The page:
Urban Thursday #5: “Sundial”

This downtown area, newly developed just as I was leaving St. Petersburg twenty-five years ago, quickly got overrun by kids on skateboards and fell into disrepute.

“Skateboarding is not a crime” as the bumper sticker proclaims, but town folks didn’t see it that way. It was bought out, upscaled, and enough security guards now wander around to make even law-abiding citizens nervous.


The name was changed to Sundial and it looks inviting, but I rarely see a crowd of fun-lovers here.


:) :) :)

Urban Thursday

– a Thursday sampling of downtown buildings & city landscapes –


Urban Thursday #4: “Got Crabs?”

I worked for the Public Library, although not at this branch, for nine years. But that’s not why I post this image.

Can you spot what it is artists have to do differently in a beach community?


We don’t have fig leaves to shield innocent eyes but we do have a multitude of “decapod crustaceans of the infraorder Brachyura” – i.e., CRABS.

fig leaf0220150430_8981 as Smart Object-1


:) :) :)

Urban Thursday

– a Thursday sampling of downtown buildings & city landscapes –


Big Glass, Small Tripods

I mentioned in a previous post that big lenses typically require tripods that I am too impulsive to fiddle with. Hence, not for me.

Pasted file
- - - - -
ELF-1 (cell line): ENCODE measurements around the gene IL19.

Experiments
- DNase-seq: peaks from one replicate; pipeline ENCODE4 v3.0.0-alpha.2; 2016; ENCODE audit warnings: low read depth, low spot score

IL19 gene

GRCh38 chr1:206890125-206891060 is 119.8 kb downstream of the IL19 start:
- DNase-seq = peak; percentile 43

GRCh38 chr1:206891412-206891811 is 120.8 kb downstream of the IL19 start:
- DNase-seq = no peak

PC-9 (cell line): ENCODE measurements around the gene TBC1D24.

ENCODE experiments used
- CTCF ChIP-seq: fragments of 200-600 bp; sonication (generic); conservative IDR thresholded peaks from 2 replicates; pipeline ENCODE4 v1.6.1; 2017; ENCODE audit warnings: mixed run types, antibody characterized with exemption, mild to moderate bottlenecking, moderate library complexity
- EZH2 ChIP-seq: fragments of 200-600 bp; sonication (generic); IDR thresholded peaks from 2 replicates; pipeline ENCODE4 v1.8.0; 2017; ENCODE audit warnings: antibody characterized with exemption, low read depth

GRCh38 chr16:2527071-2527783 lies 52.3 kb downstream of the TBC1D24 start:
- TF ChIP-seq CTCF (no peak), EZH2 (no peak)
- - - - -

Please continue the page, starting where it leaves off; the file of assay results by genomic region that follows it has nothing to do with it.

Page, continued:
Such dedication also sometimes invites the macho to endure cold, wet, and mosquitoes. Double-hence, not for me.


North Lagoon, Ft. DeSoto Park



Osprey, Pelican, Two Eagles & a Dog

A 500mm lens is a must-have for wildlife photography, but I have long resisted because such a heavy piece of equipment requires a bulky tripod and I haven’t the patience to fiddle with such things.

Until now. Nikon has recently come out with a quality 500mm lens specifically designed to be hand-held. It’s not for the frail, weighing in at 5 lbs., but manageable.

Two things I am looking for as I test out a new lens = (1) how fast it picks up and focuses on subjects speeding across the sky, and (2) how sharp the images are.

I couldn’t believe my luck when I saw two juvenile eagles sitting on rocks about 200 yards from shore this morning.


One of them hopped around a bit, after a fish the other had dropped in a crevice.


I alternately stood and sat for 45 minutes with camera and lens held up to my eye waiting for the eagles to fly. Liftoff would be a perfect picture. The camera got heavy, my arms got tired, and my fingers began to cramp.

An osprey took a dip nearby in the water and I interrupted my vigil to fire off some quick shots.



A pelican dropped in fairly close to the eagles.


Then a damn helicopter buzzed overhead and spooked the eagles as I was looking in the wrong direction! All my patience was for naught.


Tzuri, fortunately, was a more willing subject.


All in all, I’m thinkin’ this new lens is a keeper.